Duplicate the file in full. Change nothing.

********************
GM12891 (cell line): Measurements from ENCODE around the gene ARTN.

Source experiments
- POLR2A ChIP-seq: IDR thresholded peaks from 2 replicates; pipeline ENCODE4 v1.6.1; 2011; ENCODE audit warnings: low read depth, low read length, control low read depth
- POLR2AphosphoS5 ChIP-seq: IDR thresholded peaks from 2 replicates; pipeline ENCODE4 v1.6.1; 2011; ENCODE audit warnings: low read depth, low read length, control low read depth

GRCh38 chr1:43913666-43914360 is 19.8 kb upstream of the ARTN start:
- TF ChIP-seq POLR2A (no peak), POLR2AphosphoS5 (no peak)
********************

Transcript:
GM12891 (cell line): Measurements from ENCODE around the gene ARTN.

Source experiments
- POLR2A ChIP-seq: IDR thresholded peaks from 2 replicates; pipeline ENCODE4 v1.6.1; 2011; ENCODE audit warnings: low read depth, low read length, control low read depth
- POLR2AphosphoS5 ChIP-seq: IDR thresholded peaks from 2 replicates; pipeline ENCODE4 v1.6.1; 2011; ENCODE audit warnings: low read depth, low read length, control low read depth

GRCh38 chr1:43913666-43914360 is 19.8 kb upstream of the ARTN start:
- TF ChIP-seq POLR2A (no peak), POLR2AphosphoS5 (no peak)